Russians Owe 13% Tax on Their Crypto Incomes
Russian citizens are expected to pay 13 percent tax on their crypto-related incomes. Amendments to the tax code are currently being prepared. The exact rates should be confirmed by the end of the year. However, lawyers have warned that even now citizens risk criminal prosecution if they fail to report gains from dealings with cryptocurrencies.
Tax Obligations Apply to All Residents, Including Foreigners
Lawmakers are finalizing the legislation that should regulate crypto-related matters in the Russian Federation. Two bills have been filed in the State Duma in the last couple of weeks. The draft law “On Digital Financial Assets” legalizes blockchain technologies, mining operations and initial coin offerings. Another bill amends Russia’s Civil Code to introduce terms like “digital money” and protect the rights of crypto investors. The bills should be adopted by early summer but changes to the tax laws are expected to follow later.
In the meantime, private individuals in the Russian Federation are not free from the obligation to inform tax authorities on their income from cryptocurrency operations. The standard tax rate of 13 percent is applicable to gains from trading cryptos like bitcoin, according to a letter by the Finance Ministry. The clarification notice has been issued in response to a private request (№03-04-05/66994) filed in October last year.
Although the letter is just a recommendation, tax lawyers say it reflects the stance of the ministry and should be used as a reference before new rules are adopted, Kommersant reports. The income tax rate, and other crypto-related parameters of taxation will be officially confirmed with the amendments of the tax code. Russia’s parliament and the Ministry of Finance are currently working on these changes expected to take effect by the end of the year.
Until that happens, Russian citizens are required to report crypto income on their tax returns and pay the regular income tax which has a flat rate of 13 percent. Foreign nationals present in the Russian Federation for at least 183 days in a year are treated and taxed as permanent residents. In all other cases the rate is doubled to 30 percent. Dividends are taxed at 6 percent (15 percent for non-residents).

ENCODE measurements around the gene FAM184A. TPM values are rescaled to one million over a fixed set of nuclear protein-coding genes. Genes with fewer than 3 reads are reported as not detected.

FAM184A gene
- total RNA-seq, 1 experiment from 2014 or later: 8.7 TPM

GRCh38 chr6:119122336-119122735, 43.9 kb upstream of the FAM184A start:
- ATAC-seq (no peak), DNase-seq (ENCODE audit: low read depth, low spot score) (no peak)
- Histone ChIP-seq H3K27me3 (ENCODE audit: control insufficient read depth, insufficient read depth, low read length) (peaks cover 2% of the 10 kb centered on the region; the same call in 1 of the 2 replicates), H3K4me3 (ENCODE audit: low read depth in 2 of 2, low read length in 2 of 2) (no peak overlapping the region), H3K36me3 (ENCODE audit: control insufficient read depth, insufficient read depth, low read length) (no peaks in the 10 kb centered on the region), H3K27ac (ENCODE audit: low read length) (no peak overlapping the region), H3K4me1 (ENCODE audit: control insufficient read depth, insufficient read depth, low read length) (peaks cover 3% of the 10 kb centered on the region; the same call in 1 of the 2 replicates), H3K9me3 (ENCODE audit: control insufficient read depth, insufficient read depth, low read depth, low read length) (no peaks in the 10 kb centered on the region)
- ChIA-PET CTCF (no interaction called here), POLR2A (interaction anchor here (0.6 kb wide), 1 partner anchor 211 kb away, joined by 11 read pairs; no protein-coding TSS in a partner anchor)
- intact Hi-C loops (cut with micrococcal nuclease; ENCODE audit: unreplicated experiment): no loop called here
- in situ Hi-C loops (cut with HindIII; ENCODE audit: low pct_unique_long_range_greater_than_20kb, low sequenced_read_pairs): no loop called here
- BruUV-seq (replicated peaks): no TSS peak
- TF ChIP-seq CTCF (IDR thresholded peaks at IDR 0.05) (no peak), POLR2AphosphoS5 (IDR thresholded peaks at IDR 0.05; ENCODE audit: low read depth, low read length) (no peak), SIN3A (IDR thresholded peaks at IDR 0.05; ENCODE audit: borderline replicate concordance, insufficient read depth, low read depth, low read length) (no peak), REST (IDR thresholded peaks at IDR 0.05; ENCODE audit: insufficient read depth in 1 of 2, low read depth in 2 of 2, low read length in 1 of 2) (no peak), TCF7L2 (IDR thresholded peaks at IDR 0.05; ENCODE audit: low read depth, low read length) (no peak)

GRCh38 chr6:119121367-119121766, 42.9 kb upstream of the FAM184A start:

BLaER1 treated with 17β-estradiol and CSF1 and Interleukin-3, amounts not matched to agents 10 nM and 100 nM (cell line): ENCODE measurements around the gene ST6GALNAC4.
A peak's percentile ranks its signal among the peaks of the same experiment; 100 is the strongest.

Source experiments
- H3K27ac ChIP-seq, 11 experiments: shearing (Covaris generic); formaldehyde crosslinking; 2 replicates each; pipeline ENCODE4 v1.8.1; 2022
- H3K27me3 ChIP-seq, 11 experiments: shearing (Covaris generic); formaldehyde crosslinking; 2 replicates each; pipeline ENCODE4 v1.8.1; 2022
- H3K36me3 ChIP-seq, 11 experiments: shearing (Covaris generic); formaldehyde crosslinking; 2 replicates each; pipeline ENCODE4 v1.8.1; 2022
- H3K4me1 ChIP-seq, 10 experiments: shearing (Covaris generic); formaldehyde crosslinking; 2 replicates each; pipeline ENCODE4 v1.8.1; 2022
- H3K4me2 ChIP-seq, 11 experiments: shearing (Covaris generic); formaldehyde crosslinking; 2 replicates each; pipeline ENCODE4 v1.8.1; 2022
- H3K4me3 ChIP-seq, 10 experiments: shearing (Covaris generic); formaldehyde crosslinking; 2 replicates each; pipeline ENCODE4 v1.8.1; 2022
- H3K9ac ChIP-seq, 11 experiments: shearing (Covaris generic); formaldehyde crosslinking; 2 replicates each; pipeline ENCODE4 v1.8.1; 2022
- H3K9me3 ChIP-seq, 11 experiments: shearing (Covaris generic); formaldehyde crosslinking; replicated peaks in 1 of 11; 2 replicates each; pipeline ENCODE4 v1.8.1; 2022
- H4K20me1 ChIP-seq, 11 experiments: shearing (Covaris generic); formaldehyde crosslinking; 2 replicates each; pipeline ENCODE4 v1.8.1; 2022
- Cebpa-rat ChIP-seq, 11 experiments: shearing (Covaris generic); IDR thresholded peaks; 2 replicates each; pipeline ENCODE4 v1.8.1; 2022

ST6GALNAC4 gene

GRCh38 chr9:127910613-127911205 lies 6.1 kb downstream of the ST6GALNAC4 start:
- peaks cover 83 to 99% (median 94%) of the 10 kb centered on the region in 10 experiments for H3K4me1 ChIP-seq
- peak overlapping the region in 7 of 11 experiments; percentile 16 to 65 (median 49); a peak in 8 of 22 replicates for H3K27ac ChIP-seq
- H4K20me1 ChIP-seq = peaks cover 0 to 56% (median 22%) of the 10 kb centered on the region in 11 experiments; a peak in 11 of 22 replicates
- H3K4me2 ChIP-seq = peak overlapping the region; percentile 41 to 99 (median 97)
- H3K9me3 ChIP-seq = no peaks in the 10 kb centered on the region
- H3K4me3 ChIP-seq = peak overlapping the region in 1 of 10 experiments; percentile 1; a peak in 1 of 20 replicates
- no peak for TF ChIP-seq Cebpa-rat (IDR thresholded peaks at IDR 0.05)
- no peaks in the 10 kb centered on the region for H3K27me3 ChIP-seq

Miners Can Pay Taxes as Individual Entrepreneurs or Legal Entities
The draft legislation, currently under review in the lower house of Russia’s parliament, defines crypto mining as an “entrepreneurial activity”. That means miners will be have to either register as individual entrepreneurs, or set up companies. In any case, they will be required to report their profits and pay their taxes. The applicable tax rates, and tax rights, depend on the type of registration they choose. Corporate profit tax in Russia is 24 percent.
Many aspects of crypto taxation need further clarification. Legal experts say that Russian tax officials lack the expertise necessary to address the matter adequately. The Federal Tax Service inspectors are struggling to understand how crypto exchanges work, and have no idea how to identify the owner of a cryptocurrency wallet.
At the same time, traditional regulations collide with the principles of anonymity and independence associated with cryptocurrencies. Nevertheless, individuals and businesses risk prosecution if they fail to report their incomes and gains from crypto-related activities. That’s why tax lawyers advise both citizens and companies to pay their taxes on time.
Do you agree that tax authorities should first do their homework on cryptocurrencies before they tax crypto incomes? Share your thoughts in the comments section below.
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